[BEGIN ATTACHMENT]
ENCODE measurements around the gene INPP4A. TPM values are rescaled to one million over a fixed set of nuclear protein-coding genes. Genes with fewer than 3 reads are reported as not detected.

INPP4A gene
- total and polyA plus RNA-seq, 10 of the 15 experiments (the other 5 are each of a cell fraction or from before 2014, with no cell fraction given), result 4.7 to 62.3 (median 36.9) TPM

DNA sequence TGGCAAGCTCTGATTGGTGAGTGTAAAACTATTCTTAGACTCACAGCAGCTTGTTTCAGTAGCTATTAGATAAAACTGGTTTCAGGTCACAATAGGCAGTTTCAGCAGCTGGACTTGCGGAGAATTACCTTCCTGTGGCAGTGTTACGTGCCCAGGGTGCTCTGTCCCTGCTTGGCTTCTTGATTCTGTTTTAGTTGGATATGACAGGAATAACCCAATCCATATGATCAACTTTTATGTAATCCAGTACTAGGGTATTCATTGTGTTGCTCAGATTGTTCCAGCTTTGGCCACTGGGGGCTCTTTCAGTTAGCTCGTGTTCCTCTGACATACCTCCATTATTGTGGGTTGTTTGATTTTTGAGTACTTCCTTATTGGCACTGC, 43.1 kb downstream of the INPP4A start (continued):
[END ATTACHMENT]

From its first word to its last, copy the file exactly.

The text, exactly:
ENCODE measurements around the gene INPP4A. TPM values are rescaled to one million over a fixed set of nuclear protein-coding genes. Genes with fewer than 3 reads are reported as not detected.

INPP4A gene
- total and polyA plus RNA-seq, 10 of the 15 experiments (the other 5 are each of a cell fraction or from before 2014, with no cell fraction given), result 4.7 to 62.3 (median 36.9) TPM

DNA sequence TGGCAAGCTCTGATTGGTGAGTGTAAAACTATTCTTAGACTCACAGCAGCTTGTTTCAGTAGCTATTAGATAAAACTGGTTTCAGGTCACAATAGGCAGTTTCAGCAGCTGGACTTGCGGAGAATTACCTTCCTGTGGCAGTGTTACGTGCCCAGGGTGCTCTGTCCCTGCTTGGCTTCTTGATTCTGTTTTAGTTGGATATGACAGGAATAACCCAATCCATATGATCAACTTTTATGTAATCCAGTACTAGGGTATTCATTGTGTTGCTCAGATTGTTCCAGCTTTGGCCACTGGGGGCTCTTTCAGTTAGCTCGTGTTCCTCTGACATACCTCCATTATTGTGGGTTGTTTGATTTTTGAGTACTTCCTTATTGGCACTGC, 43.1 kb downstream of the INPP4A start (continued):